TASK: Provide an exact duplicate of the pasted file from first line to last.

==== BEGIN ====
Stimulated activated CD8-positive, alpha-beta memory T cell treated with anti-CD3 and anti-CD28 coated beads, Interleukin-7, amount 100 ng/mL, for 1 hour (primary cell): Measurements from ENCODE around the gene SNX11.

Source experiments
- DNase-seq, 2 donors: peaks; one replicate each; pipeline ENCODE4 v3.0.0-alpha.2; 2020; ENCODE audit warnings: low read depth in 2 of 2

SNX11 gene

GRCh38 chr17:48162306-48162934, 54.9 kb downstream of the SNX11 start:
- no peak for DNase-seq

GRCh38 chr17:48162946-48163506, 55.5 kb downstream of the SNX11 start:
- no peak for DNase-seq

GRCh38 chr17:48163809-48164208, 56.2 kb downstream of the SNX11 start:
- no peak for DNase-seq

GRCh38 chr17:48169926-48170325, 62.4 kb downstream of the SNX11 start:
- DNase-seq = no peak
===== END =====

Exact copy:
Stimulated activated CD8-positive, alpha-beta memory T cell treated with anti-CD3 and anti-CD28 coated beads, Interleukin-7, amount 100 ng/mL, for 1 hour (primary cell): Measurements from ENCODE around the gene SNX11.

Source experiments
- DNase-seq, 2 donors: peaks; one replicate each; pipeline ENCODE4 v3.0.0-alpha.2; 2020; ENCODE audit warnings: low read depth in 2 of 2

SNX11 gene

GRCh38 chr17:48162306-48162934, 54.9 kb downstream of the SNX11 start:
- no peak for DNase-seq

GRCh38 chr17:48162946-48163506, 55.5 kb downstream of the SNX11 start:
- no peak for DNase-seq

GRCh38 chr17:48163809-48164208, 56.2 kb downstream of the SNX11 start:
- no peak for DNase-seq

GRCh38 chr17:48169926-48170325, 62.4 kb downstream of the SNX11 start:
- DNase-seq = no peak